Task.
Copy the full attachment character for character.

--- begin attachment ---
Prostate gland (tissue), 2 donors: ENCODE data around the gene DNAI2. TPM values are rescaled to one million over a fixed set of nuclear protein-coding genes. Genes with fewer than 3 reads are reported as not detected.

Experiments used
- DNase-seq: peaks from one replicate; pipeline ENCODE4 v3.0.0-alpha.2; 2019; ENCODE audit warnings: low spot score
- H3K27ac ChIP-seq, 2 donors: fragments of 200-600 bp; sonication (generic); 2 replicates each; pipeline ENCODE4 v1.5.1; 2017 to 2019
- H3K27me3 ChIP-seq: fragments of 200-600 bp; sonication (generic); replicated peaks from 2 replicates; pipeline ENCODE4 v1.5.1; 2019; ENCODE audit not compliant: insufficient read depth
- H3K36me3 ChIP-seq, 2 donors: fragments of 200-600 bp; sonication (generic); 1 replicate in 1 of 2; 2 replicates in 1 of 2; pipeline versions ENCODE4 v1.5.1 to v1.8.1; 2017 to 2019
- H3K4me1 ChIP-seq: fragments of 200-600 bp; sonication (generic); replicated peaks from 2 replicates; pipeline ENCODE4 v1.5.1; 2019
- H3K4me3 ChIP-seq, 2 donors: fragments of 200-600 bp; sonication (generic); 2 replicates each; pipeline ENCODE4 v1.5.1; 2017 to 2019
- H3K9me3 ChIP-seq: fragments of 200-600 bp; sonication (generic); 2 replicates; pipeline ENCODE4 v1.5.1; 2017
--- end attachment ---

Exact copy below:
Prostate gland (tissue), 2 donors: ENCODE data around the gene DNAI2. TPM values are rescaled to one million over a fixed set of nuclear protein-coding genes. Genes with fewer than 3 reads are reported as not detected.

Experiments used
- DNase-seq: peaks from one replicate; pipeline ENCODE4 v3.0.0-alpha.2; 2019; ENCODE audit warnings: low spot score
- H3K27ac ChIP-seq, 2 donors: fragments of 200-600 bp; sonication (generic); 2 replicates each; pipeline ENCODE4 v1.5.1; 2017 to 2019
- H3K27me3 ChIP-seq: fragments of 200-600 bp; sonication (generic); replicated peaks from 2 replicates; pipeline ENCODE4 v1.5.1; 2019; ENCODE audit not compliant: insufficient read depth
- H3K36me3 ChIP-seq, 2 donors: fragments of 200-600 bp; sonication (generic); 1 replicate in 1 of 2; 2 replicates in 1 of 2; pipeline versions ENCODE4 v1.5.1 to v1.8.1; 2017 to 2019
- H3K4me1 ChIP-seq: fragments of 200-600 bp; sonication (generic); replicated peaks from 2 replicates; pipeline ENCODE4 v1.5.1; 2019
- H3K4me3 ChIP-seq, 2 donors: fragments of 200-600 bp; sonication (generic); 2 replicates each; pipeline ENCODE4 v1.5.1; 2017 to 2019
- H3K9me3 ChIP-seq: fragments of 200-600 bp; sonication (generic); 2 replicates; pipeline ENCODE4 v1.5.1; 2017